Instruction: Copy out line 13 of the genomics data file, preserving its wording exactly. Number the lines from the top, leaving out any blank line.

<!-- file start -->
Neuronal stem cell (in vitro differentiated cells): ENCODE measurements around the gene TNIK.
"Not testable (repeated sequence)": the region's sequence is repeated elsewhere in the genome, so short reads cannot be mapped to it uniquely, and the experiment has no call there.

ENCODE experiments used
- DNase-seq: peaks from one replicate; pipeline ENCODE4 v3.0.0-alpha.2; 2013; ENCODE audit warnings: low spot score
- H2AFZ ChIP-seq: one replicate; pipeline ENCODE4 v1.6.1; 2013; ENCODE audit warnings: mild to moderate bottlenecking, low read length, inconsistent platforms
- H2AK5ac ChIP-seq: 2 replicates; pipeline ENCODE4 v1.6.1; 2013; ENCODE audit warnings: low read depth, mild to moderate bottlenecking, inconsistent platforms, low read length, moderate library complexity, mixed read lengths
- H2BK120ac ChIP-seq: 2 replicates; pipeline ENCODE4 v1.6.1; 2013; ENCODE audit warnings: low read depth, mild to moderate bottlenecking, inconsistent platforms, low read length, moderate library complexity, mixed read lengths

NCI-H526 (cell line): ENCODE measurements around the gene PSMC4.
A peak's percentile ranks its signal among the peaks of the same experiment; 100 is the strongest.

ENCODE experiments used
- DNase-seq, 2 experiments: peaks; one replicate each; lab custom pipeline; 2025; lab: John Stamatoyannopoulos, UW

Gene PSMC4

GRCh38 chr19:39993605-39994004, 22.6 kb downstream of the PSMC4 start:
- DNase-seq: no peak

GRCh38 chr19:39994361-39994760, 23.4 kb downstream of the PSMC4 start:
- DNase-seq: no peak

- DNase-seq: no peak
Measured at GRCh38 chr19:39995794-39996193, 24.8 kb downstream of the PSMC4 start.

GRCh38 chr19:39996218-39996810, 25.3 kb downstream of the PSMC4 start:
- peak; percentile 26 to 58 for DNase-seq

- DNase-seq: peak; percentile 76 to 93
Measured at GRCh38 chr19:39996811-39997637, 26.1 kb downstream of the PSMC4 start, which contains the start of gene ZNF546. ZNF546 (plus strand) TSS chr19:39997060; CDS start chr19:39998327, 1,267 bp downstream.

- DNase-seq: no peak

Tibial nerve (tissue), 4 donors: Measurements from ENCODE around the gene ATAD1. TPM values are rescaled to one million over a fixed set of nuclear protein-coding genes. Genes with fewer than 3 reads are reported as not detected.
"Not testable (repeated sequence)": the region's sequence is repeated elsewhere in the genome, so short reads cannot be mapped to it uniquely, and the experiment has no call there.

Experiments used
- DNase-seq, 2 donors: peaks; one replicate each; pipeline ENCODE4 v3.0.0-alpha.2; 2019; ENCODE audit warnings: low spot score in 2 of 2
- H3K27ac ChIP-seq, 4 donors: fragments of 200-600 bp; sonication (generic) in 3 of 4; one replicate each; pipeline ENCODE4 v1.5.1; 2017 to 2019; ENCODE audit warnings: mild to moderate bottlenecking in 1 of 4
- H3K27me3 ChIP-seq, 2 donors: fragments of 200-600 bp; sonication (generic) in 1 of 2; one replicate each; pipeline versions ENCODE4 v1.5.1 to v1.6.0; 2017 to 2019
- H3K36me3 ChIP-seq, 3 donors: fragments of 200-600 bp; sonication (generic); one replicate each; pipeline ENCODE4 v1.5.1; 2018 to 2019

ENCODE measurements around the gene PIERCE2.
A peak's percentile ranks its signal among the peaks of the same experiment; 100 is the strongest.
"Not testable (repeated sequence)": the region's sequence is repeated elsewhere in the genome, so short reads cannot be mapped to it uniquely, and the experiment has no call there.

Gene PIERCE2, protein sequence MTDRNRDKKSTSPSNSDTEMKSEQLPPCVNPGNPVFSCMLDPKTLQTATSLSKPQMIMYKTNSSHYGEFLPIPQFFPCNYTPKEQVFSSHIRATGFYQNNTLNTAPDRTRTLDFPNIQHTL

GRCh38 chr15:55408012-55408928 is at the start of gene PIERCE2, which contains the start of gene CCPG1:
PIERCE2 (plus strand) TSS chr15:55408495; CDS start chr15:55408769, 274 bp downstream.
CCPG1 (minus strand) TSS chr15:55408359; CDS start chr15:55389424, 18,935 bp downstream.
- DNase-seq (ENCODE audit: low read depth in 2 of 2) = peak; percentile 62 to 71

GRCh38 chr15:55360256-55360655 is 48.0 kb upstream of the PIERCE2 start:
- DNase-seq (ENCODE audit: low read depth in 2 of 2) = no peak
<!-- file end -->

GRCh38 chr19:39993605-39994004, 22.6 kb downstream of the PSMC4 start: